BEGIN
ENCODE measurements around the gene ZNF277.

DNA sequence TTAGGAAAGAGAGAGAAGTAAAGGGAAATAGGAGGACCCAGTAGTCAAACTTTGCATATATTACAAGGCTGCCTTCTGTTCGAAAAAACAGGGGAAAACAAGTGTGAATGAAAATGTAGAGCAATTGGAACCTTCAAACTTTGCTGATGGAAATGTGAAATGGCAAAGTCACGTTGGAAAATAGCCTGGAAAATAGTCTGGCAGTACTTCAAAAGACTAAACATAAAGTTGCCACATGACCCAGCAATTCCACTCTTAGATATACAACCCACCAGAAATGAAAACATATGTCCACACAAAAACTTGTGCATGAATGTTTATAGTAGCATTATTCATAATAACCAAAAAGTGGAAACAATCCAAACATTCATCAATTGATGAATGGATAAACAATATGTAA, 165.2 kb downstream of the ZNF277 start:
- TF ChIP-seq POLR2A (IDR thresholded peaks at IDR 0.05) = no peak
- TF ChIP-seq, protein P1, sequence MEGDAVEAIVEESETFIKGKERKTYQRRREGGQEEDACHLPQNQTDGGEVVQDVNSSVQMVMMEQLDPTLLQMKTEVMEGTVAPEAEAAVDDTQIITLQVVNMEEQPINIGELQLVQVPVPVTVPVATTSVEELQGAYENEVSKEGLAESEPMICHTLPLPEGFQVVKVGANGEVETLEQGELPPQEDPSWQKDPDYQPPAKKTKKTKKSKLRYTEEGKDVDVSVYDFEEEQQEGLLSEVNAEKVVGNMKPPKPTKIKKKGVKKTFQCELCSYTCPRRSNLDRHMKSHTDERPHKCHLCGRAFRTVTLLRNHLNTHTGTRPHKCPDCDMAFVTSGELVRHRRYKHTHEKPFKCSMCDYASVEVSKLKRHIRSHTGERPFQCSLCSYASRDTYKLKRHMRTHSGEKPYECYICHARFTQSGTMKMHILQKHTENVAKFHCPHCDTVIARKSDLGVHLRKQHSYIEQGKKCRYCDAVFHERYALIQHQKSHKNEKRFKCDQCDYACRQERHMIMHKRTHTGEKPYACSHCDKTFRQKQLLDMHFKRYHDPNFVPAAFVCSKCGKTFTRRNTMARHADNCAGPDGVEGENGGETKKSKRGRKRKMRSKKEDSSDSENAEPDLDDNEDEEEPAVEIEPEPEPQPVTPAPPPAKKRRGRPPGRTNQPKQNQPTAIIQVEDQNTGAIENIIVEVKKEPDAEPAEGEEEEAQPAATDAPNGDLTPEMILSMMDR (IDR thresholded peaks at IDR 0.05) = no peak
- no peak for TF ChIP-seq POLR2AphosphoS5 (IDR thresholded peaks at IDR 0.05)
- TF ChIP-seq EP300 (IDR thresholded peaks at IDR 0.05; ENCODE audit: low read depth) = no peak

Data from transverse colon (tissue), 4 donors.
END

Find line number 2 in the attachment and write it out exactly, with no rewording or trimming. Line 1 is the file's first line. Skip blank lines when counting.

DNA sequence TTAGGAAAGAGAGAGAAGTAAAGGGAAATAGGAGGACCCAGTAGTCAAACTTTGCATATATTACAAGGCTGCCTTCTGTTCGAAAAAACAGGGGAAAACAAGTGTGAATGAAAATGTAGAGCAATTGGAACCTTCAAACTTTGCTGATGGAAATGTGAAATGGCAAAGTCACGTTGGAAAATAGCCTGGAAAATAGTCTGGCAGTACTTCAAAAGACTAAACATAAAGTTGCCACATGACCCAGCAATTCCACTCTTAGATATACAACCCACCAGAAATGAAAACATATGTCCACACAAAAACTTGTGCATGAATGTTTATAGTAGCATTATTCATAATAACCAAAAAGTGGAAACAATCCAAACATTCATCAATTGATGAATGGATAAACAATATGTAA, 165.2 kb downstream of the ZNF277 start: